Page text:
As cars themselves get smarter and smarter, the technology on our dashboards is becoming ever more intertwined with the devices we carry in our pockets. From simple maintenance reminders to functions that can turn a smartphone into an advanced key fob, connected car apps vary significantly in terms of capability—and cost.
Earlier this week, Ford announced that its connected-car app, dubbed FordPass, will be free moving forward. This is a big shift, especially for a mainstream automaker, and brings into sharp relief just how much both the functionality and cost structure of these offerings differ across manufacturers and, in some cases, even individual models.
FordPass was originally offered with one-, three- or five-year trial and switched over to a paid subscription model after that. Included in the free suite are remote engine start and shut-off, remote locking, maintenance tracking, and live chat with Ford experts who can walk owners through vehicle features and troubleshooting. Other conditional features are available as part of the basic app as well.
The only feature that is not included in the free model is the in-vehicle wi-fi hotspot, which requires a paid data plan. Similar app suites from Toyota and GM will run customers $8 and $15, respectively, after their trial periods end. We expect that other manufacturers will follow Ford's lead, either making their connected services free, or adopting a "freemium" model.
Freemium apps are essentially the norm. Many automakers offer basic services (such as service and maintenance tracking) as complimentary app features, but require a subscription for advanced options like wi-fi hotspots, vehicle software updates, and remote vehicle access and monitoring features. The Toyota and Lexus apps, for example, are structured this way. Both offer free trials of their subscription services from the time of purchase (Toyota offers three months; Lexus offers a year), and charge $8 per month thereafter.
Subscription features include remote start and shut-off, remote locking, parked vehicle location, maintenance and health reports, and stored data about driving performance and habits (fuel economy, etc.). Lexus also offers monitoring and alerts customizable via the app, so owners know when guests drive above certain speeds, for example.
Some cars benefit more from app connectivity than others. This is especially true of electric and alternative-fuel vehicles, which have needs above and beyond that of gasoline-powered cars. To that end, some manufacturers have created entire ecosystems around their EVs in the name of improving the ownership experience. These systems tend to address customer objections like range anxiety, locating charging or fuel stations, or tracking attributes like battery depletion and condition.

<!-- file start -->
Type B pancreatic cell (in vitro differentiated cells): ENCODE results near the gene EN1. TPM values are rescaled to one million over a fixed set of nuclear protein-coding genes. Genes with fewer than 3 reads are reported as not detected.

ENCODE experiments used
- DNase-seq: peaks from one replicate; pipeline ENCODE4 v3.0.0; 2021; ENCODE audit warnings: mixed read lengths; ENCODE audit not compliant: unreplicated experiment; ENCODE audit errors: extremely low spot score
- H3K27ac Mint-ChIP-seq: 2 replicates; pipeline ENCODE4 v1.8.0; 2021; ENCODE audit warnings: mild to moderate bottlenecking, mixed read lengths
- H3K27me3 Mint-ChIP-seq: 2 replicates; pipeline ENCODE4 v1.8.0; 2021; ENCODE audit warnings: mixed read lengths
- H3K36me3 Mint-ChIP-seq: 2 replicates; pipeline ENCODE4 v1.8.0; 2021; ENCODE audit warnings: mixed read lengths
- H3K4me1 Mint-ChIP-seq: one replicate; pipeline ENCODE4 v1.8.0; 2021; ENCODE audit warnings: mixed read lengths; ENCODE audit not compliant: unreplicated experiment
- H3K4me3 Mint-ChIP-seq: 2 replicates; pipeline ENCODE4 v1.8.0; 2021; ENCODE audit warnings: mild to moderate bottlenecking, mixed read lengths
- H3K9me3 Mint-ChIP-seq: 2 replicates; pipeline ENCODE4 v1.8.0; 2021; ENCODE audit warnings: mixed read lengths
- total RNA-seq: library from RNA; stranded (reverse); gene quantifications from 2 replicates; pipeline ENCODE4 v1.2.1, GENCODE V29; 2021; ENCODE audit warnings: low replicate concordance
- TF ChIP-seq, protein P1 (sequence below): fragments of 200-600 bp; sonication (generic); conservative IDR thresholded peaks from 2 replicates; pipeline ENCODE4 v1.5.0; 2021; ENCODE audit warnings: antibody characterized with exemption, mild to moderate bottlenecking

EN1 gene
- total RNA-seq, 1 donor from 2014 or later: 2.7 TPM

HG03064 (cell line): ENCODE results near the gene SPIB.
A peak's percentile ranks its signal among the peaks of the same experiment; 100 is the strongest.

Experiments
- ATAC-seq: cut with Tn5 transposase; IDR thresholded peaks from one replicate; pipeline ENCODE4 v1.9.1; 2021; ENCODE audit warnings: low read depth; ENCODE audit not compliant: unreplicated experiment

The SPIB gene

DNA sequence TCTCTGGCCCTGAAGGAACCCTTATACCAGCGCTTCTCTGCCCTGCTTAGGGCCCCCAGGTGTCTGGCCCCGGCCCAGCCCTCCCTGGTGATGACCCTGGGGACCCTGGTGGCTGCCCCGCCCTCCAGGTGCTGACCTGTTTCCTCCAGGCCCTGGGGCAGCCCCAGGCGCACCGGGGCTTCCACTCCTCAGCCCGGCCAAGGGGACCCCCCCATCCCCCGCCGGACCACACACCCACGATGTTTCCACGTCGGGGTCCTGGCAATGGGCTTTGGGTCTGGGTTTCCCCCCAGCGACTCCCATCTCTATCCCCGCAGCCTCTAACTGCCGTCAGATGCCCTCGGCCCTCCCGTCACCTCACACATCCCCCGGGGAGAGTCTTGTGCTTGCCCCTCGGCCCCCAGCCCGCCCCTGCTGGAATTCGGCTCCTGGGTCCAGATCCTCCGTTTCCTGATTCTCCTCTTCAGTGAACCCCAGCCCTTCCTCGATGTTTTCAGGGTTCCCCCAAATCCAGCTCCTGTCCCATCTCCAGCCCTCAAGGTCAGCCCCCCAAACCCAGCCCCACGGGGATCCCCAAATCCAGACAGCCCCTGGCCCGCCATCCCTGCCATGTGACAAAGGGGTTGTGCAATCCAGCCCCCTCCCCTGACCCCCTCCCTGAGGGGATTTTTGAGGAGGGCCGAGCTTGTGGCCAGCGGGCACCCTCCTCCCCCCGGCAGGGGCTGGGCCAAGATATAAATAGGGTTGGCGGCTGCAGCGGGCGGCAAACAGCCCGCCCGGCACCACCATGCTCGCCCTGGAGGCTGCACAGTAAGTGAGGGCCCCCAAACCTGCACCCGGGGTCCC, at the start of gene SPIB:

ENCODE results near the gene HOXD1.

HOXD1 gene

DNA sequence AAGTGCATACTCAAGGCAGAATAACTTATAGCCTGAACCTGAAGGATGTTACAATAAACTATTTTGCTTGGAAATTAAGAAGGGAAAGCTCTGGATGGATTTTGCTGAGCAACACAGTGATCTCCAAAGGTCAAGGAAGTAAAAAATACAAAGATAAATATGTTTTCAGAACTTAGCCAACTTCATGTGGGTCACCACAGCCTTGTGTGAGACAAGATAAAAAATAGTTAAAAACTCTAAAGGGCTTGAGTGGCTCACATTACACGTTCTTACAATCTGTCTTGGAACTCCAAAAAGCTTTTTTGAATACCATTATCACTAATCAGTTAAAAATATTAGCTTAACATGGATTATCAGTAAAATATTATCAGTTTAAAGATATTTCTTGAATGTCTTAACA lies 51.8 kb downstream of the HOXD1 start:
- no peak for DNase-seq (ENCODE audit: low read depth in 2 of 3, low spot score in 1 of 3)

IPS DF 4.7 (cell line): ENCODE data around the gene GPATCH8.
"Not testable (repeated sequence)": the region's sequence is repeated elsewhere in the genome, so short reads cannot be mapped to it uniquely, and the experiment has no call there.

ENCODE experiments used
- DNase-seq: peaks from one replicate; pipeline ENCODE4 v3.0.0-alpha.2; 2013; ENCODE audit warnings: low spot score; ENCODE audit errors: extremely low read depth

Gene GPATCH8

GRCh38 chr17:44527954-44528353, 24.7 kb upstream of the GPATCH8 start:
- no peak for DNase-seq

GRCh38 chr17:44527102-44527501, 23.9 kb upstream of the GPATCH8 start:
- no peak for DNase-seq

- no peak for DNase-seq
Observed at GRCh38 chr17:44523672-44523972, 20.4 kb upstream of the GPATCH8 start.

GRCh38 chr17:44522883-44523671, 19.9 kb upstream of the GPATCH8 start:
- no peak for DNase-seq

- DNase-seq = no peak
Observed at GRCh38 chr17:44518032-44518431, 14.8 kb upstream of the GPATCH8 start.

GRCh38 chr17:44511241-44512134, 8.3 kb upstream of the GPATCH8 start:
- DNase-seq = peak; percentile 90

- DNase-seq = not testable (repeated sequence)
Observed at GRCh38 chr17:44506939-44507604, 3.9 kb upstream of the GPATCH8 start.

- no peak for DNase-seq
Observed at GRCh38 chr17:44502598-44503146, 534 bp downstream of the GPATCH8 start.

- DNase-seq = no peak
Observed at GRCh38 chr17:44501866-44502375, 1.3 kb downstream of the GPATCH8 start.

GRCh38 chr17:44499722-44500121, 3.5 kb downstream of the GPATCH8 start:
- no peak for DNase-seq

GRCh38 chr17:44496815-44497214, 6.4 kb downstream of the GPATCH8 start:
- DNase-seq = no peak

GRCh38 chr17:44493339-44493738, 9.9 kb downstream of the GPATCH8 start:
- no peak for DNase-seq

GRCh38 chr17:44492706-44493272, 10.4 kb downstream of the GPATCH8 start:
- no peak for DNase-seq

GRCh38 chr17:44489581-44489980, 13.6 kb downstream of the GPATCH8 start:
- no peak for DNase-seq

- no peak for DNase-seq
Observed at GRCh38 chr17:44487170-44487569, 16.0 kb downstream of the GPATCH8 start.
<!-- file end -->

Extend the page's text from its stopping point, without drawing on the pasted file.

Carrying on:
Tesla offers one of the most comprehensive connectivity ecosystems in the automotive space. While it has recently transitioned to a freemium model which relies on an annual subscription for direct vehicle connectivity, Tesla's cars are themselves just as inherently connected as the smartphones that enable their companion app. Even without a data subscription, Tesla cars can connect to wi-fi hotspots to enable many of the app's remote features and receive software updates similar to the over-the-air process allowed by Tesla's Premium plan.
These ecosystems are in many cases intertwined with third-party networks by necessity. EVs not backed by a manufacturer charging network (such as Tesla's superchargers) rely on private options. Networks such as EVgo and Electrify America have their own mobile apps, but some EV apps can talk directly to these networks to help drivers locate charging stations, initiate the charging process, and simplify billing (when applicable).
While there are many different options available for those who want the latest and greatest in connectivity, the ultimate limiting factor is the age of your car. Many automakers have offered limited connectivity features in their vehicles for as much as a decade, but many rely on outdated modes of communication and may not even be compatible with their own modern apps. Cars older than the 2015 model year are unlikely to offer much in the way of app-enabled connectivity, as that was somewhat of a tipping point in terms of smartphone integration as a whole.
In the coming years, these apps are expected to become more capable and less expensive. With vehicle software updates becoming more commonplace and simpler to execute, newer cars will also be able to keep up with the pace of consumer technology far more easily than they have in the past, making these apps relevant for more shoppers (and owners), no matter whether they're buying new or used.